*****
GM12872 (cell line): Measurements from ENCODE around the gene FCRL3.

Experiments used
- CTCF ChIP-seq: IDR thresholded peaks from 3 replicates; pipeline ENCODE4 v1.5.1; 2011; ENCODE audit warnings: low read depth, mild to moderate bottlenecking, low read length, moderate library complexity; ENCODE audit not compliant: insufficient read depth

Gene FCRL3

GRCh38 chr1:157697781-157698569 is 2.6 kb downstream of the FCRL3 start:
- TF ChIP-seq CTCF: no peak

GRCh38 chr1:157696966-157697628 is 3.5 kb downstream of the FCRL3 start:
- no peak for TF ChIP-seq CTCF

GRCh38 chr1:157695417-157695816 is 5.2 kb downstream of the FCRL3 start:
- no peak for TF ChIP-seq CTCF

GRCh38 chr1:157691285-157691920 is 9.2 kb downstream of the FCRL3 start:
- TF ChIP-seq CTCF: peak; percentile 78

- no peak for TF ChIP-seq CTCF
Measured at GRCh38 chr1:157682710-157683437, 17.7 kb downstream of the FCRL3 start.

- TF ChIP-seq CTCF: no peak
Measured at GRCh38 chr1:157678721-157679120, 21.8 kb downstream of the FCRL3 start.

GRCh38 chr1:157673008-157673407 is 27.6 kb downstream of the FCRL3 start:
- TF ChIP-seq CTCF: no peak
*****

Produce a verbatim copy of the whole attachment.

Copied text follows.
GM12872 (cell line): Measurements from ENCODE around the gene FCRL3.

Experiments used
- CTCF ChIP-seq: IDR thresholded peaks from 3 replicates; pipeline ENCODE4 v1.5.1; 2011; ENCODE audit warnings: low read depth, mild to moderate bottlenecking, low read length, moderate library complexity; ENCODE audit not compliant: insufficient read depth

Gene FCRL3

GRCh38 chr1:157697781-157698569 is 2.6 kb downstream of the FCRL3 start:
- TF ChIP-seq CTCF: no peak

GRCh38 chr1:157696966-157697628 is 3.5 kb downstream of the FCRL3 start:
- no peak for TF ChIP-seq CTCF

GRCh38 chr1:157695417-157695816 is 5.2 kb downstream of the FCRL3 start:
- no peak for TF ChIP-seq CTCF

GRCh38 chr1:157691285-157691920 is 9.2 kb downstream of the FCRL3 start:
- TF ChIP-seq CTCF: peak; percentile 78

- no peak for TF ChIP-seq CTCF
Measured at GRCh38 chr1:157682710-157683437, 17.7 kb downstream of the FCRL3 start.

- TF ChIP-seq CTCF: no peak
Measured at GRCh38 chr1:157678721-157679120, 21.8 kb downstream of the FCRL3 start.

GRCh38 chr1:157673008-157673407 is 27.6 kb downstream of the FCRL3 start:
- TF ChIP-seq CTCF: no peak